By Patrick Foot, financial markets writer at IG.

Traders are used to looking towards industry bodies, companies and central banks for market-moving announcements. This week, that meant figures on CPI and unemployment in the UK, and a speech from Janet Yellen in the US.

David Cameron has stolen the headlines this week, however, announcing a slew of retirements and his cabinet reshuffle. Much of the reshuffle can be seen as an attempt to improve public image of the party ahead of the impending election: the elevation of more female politicians at the expense of ‘pale, male and stale’ incumbents has been the lead story.

There have been plenty of significant changes in cabinet that may be important for both businesses and investors, though. The nature of reshuffle announcements – with news slowly released over a fairly long period of time – and the markets means that immediate reaction is hard to gauge. But in the longer term, these shifts might be significant for the future of the UK and its industries.

The biggest figure to leave their post was William Hague; the ex-leader of the Conservatives left his position as foreign secretary to become leader of the Commons ahead of an exit from Parliament at the next election. His replacement is Philip Hammond, who leaves his position as defence secretary.

Philip Hammond’s appointment is most notable because of his scepticism towards Europe. In May last year, he declared that he was prepared to vote to leave the Union if the UK did not secure greater individual powers. That is a stance he shares with Michael Gove, who has been moved from education secretary to Chief Whip in another key move this week. Finally, two of the party’s more prominent pro-European members, Dominic Grieve and Kenneth Clarke, have left. Many commentators have noted a clear shift away from Europe in this reshuffle.

So what does that mean for investors? Perhaps the most effected asset will be forex, as both the euro and the pound have dropped when major moves towards separatism have occurred in the past. During the week of UKIP’s European election victory, the pound dropped 26 pips per day against the dollar, six times faster than during the rest of the month. It also dropped against a fairly weak and underperforming euro.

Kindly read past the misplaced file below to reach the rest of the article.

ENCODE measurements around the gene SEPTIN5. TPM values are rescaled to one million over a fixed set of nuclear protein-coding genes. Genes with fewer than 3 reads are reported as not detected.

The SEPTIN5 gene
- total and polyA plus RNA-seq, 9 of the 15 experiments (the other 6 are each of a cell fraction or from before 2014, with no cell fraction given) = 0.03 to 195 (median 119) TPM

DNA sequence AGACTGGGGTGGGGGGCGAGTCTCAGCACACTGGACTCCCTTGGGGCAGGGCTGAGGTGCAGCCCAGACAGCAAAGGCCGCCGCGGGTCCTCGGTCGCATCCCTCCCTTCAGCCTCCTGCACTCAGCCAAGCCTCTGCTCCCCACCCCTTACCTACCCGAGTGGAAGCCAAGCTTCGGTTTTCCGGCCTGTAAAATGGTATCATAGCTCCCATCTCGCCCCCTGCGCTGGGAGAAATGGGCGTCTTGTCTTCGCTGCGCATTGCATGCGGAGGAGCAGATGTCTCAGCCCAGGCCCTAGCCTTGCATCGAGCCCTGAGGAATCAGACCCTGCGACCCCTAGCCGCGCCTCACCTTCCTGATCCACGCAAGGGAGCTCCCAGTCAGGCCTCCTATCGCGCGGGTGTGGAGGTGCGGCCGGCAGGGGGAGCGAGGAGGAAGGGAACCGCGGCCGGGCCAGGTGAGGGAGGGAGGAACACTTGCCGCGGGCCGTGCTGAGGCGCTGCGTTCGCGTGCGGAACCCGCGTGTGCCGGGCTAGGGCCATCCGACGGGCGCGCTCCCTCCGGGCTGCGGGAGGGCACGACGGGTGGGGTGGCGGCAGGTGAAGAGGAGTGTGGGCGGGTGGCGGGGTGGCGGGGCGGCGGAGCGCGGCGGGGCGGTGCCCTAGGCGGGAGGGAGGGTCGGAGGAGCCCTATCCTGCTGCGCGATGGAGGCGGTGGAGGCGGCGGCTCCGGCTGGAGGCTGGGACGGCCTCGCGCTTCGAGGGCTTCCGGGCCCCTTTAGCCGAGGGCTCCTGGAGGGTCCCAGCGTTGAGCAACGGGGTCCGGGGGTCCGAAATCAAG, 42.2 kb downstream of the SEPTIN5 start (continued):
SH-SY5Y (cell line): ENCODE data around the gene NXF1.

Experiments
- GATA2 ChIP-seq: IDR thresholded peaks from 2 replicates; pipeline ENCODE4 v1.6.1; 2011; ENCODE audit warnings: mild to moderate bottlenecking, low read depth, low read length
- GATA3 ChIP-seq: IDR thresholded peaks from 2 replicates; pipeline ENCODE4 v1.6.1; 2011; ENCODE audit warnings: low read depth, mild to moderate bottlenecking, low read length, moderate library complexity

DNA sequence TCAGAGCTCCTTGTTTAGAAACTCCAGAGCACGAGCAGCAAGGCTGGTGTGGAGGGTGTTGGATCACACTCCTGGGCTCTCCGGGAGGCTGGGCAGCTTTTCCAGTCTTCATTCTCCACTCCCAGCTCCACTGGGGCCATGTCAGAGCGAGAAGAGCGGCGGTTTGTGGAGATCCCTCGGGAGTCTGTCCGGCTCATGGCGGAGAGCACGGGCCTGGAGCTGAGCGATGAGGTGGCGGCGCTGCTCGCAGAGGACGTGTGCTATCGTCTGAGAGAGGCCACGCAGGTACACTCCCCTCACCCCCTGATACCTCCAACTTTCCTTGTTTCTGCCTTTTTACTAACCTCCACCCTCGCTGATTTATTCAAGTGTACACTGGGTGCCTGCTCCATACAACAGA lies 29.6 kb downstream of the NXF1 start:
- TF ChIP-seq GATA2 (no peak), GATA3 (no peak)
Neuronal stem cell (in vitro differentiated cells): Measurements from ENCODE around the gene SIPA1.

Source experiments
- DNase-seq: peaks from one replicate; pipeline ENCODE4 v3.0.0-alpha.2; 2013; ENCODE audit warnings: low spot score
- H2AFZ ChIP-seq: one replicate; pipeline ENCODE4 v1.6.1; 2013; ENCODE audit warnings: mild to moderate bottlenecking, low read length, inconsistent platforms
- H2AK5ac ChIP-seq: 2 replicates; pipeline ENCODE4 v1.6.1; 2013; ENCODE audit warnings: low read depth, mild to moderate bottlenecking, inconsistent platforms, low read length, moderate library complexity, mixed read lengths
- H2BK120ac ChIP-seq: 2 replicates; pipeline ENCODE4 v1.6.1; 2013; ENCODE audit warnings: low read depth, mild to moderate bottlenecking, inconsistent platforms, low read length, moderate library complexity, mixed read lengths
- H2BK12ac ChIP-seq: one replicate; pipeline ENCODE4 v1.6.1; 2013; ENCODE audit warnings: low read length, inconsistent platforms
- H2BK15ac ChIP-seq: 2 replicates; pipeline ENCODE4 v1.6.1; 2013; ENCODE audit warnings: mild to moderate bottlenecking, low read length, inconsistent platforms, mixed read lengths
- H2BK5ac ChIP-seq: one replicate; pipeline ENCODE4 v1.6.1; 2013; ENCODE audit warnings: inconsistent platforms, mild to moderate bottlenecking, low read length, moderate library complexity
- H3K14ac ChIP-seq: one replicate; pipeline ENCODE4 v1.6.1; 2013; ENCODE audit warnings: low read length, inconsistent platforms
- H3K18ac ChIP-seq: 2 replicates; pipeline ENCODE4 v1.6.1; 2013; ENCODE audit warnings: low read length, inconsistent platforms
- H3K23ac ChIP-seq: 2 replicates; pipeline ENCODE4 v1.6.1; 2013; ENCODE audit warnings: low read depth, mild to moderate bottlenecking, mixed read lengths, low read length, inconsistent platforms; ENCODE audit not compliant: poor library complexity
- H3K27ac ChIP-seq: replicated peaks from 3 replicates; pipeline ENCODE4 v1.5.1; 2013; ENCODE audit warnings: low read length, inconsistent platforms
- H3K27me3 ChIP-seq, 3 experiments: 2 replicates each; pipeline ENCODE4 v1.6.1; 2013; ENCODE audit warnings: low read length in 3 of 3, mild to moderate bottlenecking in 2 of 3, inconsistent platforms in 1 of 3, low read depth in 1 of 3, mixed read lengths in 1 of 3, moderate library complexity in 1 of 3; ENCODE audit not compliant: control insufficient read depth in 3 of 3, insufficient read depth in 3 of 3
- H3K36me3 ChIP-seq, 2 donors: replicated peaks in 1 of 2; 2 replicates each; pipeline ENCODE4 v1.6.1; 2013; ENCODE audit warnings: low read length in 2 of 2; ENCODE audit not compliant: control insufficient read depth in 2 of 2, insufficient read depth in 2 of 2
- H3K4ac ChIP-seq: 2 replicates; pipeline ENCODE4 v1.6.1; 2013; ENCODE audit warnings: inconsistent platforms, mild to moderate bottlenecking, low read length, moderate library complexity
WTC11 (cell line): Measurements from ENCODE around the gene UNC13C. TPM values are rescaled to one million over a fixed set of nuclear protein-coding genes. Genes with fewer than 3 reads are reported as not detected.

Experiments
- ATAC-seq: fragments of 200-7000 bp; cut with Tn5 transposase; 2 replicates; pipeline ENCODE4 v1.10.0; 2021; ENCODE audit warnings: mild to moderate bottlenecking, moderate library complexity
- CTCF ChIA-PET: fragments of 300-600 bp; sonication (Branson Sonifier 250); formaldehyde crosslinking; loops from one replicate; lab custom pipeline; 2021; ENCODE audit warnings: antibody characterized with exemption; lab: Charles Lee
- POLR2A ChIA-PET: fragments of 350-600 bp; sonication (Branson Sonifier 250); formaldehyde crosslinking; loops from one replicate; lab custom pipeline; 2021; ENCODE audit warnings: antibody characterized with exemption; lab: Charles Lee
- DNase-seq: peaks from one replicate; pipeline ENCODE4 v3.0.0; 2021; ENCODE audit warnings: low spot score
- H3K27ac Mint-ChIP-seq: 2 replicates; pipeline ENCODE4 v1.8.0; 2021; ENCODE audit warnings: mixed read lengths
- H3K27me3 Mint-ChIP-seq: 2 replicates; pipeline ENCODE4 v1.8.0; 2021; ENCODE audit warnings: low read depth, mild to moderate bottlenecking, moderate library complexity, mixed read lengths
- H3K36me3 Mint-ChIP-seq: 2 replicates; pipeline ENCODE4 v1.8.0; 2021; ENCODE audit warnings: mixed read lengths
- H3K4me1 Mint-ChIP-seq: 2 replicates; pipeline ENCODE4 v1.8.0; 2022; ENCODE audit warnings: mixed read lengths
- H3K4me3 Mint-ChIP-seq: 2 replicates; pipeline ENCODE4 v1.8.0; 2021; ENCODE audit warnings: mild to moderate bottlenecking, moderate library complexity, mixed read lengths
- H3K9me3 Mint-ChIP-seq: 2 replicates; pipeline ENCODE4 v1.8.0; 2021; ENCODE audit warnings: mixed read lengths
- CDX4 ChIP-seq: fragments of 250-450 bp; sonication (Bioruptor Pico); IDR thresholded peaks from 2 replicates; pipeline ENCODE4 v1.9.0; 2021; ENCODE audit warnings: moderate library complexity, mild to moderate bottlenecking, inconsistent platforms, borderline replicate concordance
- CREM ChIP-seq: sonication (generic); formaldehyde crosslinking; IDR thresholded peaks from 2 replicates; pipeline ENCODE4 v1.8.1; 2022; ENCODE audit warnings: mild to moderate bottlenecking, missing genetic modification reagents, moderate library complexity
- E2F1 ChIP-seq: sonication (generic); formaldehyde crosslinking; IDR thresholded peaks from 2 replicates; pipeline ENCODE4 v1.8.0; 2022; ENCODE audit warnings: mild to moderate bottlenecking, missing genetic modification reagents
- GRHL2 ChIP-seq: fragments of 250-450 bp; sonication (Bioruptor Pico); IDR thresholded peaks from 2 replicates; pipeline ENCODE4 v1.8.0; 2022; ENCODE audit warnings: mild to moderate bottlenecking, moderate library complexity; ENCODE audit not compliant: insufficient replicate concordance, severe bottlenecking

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The pound drops against the dollar as British voters instigate a move away from Europe – From IG’s forex trading platform:

Businesses with a key stake in Europe may also be affected in the long term, though of course it is early days yet and we cannot speculate on what position this new cabinet will take.

Stepping into Philip Hammond’s shoes as defence secretary is Michael Fallon, the former minister of state for energy and minister for business and enterprise. A Conservative MP for over 30 years, his announcement is mainly notable as it bucks the trend of female promotions at the moment. But it will be watched closely by those who have a stake in defence companies like BAE Systems, Cobham and Senior.

Finally, there is a change in government for the energy sector, as Owen Paterson gets the sack as environment secretary to be replaced by Liz Truss. Owen Paterson was known for his conservative views on the environment, angering many green groups by taking a sceptic position on climate change. Liz Truss’s views on the energy sector are not yet fully known, though she has expressed support for renewables in the past.

Greener companies on the markets may be in for an easier time, whilst the cabinet has lost a notable supporter of shale gas. Whether that has an impact on companies like Alkane Energy and Europa Oil, as well as commodities, remains to be seen. Edward Davey has kept his post as Secretary of State for Energy.

Of course, knee jerk reaction in the markets is both unlikely and unwise, but the movements of David Cameron towards the next General Election will be felt by traders across several sectors. Paying close attention and being fully aware of where the Conservative Party is headed can only help investors in the coming months.

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